Often, however, the target and the acquirer will be deemed to be affiliates, and the target will no longer qualify as a small business under the SBA’s regulations. This is because the spirit of agency policy wants the contracts set aside for small businesses to truly be performed by small businesses. Therefore, traditional acquirers including private equity firms and other strategic buyers will likely spend inordinate time and resources advocating a size determination with the agency only to have the agency conclude there is affiliation.
While this uncertainty and additional transaction costs may lower purchase prices and dampen demand from traditional acquirers including private equity firms and other strategic buyers, it could mean an enormous buying opportunity for small businesses who are looking to establish qualifications through business acquisition and stand ready to realize the true value of the target purchase price.
By definition, it is far easier and less costly to satisfy re-certification requirements post-acquisition if a 100% women-owned sole proprietor is buying an exiting women-owned sole proprietor or a Service Disabled Veteran Owned Small Business (SDVOSB) partnership is selling to a two-year old SDVOSB partnership. Small business contractors should target acquisition very early in their business history to take advantage of this development.
New SBA regulations may mean agencies are less motivated to award future business — including exercising options or placing orders under existing contracts — to the contractor acquired by traditional acquirers including private equity and other strategic buyers.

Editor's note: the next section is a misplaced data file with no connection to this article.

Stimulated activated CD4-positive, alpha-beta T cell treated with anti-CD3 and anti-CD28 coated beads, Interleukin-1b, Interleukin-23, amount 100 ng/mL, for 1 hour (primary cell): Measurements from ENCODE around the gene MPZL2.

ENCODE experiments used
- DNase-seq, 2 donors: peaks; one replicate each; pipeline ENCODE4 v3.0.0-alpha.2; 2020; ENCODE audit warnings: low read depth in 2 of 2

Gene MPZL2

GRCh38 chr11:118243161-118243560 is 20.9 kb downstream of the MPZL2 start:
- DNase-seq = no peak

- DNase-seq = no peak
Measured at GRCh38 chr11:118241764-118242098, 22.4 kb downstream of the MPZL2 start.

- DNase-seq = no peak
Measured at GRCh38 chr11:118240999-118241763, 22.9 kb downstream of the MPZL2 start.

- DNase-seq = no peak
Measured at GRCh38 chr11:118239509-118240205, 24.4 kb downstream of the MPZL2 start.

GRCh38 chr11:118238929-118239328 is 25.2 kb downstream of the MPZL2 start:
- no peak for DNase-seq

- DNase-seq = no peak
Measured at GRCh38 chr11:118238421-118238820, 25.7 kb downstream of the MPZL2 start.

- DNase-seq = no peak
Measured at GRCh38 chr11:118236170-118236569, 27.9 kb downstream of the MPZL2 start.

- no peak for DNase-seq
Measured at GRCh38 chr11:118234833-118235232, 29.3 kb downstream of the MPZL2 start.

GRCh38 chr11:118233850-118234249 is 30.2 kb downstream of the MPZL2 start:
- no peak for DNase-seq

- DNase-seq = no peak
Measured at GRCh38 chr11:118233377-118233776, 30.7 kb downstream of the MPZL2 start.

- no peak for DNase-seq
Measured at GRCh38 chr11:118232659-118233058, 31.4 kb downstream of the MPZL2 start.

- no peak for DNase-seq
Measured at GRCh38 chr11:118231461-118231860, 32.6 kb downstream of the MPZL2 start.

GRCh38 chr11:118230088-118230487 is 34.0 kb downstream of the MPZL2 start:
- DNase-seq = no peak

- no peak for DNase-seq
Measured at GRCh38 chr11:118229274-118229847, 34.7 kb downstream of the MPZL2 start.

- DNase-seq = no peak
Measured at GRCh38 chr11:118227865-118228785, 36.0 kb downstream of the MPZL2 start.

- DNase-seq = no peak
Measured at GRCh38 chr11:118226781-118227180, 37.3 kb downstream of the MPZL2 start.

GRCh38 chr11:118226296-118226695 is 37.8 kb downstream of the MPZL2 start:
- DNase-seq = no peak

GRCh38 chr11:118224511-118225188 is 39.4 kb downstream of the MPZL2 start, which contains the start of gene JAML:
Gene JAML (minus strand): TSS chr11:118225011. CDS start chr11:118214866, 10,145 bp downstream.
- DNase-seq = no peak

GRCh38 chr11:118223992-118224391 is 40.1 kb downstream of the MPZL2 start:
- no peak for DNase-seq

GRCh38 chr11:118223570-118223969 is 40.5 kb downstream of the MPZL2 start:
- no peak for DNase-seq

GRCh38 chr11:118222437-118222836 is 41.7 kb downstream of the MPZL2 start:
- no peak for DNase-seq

Following a merger or acquisition resulting in a change in size status, the small business must notify all contracting officers for its outstanding bids and proposals and existing contracts and make updated representations regarding its size status. Generally, the target will retain its status as a small business for the life of its existing government contracts, and the change in size status will not change the terms and conditions of the contracts. The target will be permitted to complete its performance on its existing small business set-aside contracts. However, once the target recertifies that it is no longer a small business, the contracting agencies will no longer be permitted to count additional orders placed with, contract options exercised with, or modifications issued to that contractor towards the fulfillment of the agencies’ small business procurement goals. In other words, the agencies will not be entitled to receive small business credit for such orders or contracts.